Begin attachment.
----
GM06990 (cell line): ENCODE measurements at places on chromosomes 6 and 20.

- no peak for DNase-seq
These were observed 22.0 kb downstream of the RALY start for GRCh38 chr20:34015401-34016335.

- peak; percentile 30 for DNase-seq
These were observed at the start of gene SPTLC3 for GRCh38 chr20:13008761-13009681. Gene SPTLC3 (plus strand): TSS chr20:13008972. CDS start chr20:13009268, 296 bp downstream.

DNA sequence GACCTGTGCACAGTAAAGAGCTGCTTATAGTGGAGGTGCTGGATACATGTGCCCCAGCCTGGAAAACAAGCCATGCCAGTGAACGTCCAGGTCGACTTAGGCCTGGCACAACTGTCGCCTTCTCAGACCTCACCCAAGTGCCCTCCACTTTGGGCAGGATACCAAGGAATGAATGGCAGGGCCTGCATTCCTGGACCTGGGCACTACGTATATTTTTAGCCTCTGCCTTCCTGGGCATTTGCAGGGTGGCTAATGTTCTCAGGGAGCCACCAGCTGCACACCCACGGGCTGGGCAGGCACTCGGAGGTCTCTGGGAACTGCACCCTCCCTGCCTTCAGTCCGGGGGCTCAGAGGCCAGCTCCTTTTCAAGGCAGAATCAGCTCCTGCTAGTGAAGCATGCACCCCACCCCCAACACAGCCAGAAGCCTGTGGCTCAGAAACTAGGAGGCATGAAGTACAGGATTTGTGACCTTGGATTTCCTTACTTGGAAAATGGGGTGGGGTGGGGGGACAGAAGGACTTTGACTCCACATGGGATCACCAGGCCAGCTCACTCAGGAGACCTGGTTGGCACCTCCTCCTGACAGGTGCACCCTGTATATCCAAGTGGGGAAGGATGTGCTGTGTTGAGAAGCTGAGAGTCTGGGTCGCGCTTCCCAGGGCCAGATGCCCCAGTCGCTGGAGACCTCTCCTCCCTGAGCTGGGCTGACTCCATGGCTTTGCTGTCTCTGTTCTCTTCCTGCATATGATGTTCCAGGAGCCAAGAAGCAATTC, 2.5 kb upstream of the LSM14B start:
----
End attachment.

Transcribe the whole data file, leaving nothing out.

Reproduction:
GM06990 (cell line): ENCODE measurements at places on chromosomes 6 and 20.

- no peak for DNase-seq
These were observed 22.0 kb downstream of the RALY start for GRCh38 chr20:34015401-34016335.

- peak; percentile 30 for DNase-seq
These were observed at the start of gene SPTLC3 for GRCh38 chr20:13008761-13009681. Gene SPTLC3 (plus strand): TSS chr20:13008972. CDS start chr20:13009268, 296 bp downstream.

DNA sequence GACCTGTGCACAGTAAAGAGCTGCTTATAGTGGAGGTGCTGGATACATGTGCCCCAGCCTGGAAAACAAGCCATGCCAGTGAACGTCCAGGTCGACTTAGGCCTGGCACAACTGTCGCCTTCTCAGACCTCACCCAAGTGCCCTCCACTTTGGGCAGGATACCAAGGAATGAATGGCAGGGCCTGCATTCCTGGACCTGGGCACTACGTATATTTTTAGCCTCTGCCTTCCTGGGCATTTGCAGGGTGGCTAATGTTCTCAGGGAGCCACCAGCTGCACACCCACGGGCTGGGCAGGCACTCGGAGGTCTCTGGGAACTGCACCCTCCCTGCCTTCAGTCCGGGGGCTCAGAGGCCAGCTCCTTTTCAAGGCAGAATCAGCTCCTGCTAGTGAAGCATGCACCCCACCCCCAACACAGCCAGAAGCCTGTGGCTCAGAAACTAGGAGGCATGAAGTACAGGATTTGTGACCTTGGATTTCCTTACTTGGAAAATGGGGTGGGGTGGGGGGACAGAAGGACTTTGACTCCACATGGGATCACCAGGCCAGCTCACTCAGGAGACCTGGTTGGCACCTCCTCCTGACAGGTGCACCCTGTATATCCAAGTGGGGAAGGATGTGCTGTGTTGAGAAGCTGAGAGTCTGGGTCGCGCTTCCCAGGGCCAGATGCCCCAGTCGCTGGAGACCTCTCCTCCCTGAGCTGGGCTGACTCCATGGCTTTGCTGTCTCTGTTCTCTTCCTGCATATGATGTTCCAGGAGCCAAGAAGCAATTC, 2.5 kb upstream of the LSM14B start: